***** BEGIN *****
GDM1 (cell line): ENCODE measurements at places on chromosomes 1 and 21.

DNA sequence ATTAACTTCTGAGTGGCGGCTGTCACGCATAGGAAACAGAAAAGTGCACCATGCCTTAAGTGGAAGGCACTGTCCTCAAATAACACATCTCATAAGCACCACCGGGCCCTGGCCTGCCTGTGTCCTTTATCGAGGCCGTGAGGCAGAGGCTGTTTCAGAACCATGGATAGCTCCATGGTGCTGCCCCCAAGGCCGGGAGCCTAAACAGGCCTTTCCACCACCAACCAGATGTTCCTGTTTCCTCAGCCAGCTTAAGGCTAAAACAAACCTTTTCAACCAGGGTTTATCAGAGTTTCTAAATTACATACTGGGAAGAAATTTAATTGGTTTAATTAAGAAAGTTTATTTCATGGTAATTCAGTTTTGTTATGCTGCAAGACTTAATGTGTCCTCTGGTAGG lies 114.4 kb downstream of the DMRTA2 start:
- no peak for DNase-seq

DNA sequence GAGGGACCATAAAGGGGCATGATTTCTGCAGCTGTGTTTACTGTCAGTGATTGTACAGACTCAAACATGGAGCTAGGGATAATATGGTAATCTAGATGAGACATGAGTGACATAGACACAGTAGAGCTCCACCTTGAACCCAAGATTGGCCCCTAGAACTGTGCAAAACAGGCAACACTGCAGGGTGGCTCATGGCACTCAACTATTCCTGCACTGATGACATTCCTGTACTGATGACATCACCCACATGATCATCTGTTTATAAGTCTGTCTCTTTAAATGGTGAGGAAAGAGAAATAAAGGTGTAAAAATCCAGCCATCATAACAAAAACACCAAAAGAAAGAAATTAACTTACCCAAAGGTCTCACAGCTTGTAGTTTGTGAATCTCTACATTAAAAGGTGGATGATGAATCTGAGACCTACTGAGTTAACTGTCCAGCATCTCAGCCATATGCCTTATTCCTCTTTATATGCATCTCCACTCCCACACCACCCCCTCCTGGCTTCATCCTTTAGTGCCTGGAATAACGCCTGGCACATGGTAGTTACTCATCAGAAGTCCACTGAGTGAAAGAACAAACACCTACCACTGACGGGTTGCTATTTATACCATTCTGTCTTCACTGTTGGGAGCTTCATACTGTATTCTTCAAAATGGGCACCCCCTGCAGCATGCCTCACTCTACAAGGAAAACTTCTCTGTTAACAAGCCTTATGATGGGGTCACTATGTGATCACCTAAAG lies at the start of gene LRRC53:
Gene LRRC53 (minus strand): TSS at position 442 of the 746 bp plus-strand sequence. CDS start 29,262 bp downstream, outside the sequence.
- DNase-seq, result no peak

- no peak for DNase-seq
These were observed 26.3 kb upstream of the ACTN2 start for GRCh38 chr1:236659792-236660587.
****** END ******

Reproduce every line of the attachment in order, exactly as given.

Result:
GDM1 (cell line): ENCODE measurements at places on chromosomes 1 and 21.

DNA sequence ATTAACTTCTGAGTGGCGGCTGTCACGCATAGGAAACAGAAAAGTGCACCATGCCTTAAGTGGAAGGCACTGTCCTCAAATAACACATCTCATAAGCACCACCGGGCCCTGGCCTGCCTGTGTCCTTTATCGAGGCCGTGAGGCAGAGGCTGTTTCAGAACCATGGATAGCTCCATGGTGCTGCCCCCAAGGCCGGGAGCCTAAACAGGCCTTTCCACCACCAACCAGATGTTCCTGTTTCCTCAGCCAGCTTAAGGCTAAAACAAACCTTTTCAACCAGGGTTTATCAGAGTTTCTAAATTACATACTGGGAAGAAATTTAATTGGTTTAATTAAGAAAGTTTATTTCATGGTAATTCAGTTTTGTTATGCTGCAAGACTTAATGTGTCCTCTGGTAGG lies 114.4 kb downstream of the DMRTA2 start:
- no peak for DNase-seq

DNA sequence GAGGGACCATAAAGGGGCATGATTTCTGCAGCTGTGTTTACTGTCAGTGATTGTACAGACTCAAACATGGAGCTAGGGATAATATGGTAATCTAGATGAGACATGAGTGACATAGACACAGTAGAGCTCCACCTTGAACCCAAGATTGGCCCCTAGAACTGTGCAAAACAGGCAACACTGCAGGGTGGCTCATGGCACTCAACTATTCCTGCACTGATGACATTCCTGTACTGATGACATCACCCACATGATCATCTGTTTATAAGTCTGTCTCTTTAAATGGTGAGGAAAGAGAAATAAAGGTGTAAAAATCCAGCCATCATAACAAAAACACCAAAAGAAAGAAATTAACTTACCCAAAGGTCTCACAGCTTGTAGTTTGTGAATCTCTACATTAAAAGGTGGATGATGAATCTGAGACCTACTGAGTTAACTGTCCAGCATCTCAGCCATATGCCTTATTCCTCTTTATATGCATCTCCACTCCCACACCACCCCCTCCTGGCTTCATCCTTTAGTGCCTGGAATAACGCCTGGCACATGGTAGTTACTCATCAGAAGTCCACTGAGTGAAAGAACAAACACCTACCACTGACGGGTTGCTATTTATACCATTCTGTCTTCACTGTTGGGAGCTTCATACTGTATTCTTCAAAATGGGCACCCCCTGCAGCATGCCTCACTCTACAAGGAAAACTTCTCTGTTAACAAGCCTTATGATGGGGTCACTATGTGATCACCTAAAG lies at the start of gene LRRC53:
Gene LRRC53 (minus strand): TSS at position 442 of the 746 bp plus-strand sequence. CDS start 29,262 bp downstream, outside the sequence.
- DNase-seq, result no peak

- no peak for DNase-seq
These were observed 26.3 kb upstream of the ACTN2 start for GRCh38 chr1:236659792-236660587.